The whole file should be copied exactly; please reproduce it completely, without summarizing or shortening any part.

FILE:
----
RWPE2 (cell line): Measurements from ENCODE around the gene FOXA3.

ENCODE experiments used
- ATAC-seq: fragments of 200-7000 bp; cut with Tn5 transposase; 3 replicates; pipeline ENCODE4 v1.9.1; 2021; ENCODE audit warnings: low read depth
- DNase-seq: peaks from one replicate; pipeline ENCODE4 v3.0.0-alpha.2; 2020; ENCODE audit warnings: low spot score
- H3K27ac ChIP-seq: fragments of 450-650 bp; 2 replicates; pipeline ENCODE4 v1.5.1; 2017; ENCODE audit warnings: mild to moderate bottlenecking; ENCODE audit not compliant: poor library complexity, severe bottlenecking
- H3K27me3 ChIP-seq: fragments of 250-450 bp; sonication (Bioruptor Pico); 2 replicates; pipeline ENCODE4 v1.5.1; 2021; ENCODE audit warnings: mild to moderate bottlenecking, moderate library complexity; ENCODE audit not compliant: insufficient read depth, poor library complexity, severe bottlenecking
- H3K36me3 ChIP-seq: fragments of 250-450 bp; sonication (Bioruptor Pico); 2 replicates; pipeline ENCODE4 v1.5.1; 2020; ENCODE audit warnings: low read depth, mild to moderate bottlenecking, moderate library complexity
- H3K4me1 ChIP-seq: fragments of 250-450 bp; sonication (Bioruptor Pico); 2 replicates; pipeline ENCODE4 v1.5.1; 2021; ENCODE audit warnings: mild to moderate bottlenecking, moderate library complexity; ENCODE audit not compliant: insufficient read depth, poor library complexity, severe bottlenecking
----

RWPE2 (cell line): Measurements from ENCODE around the gene FOXA3.

ENCODE experiments used
- ATAC-seq: fragments of 200-7000 bp; cut with Tn5 transposase; 3 replicates; pipeline ENCODE4 v1.9.1; 2021; ENCODE audit warnings: low read depth
- DNase-seq: peaks from one replicate; pipeline ENCODE4 v3.0.0-alpha.2; 2020; ENCODE audit warnings: low spot score
- H3K27ac ChIP-seq: fragments of 450-650 bp; 2 replicates; pipeline ENCODE4 v1.5.1; 2017; ENCODE audit warnings: mild to moderate bottlenecking; ENCODE audit not compliant: poor library complexity, severe bottlenecking
- H3K27me3 ChIP-seq: fragments of 250-450 bp; sonication (Bioruptor Pico); 2 replicates; pipeline ENCODE4 v1.5.1; 2021; ENCODE audit warnings: mild to moderate bottlenecking, moderate library complexity; ENCODE audit not compliant: insufficient read depth, poor library complexity, severe bottlenecking
- H3K36me3 ChIP-seq: fragments of 250-450 bp; sonication (Bioruptor Pico); 2 replicates; pipeline ENCODE4 v1.5.1; 2020; ENCODE audit warnings: low read depth, mild to moderate bottlenecking, moderate library complexity
- H3K4me1 ChIP-seq: fragments of 250-450 bp; sonication (Bioruptor Pico); 2 replicates; pipeline ENCODE4 v1.5.1; 2021; ENCODE audit warnings: mild to moderate bottlenecking, moderate library complexity; ENCODE audit not compliant: insufficient read depth, poor library complexity, severe bottlenecking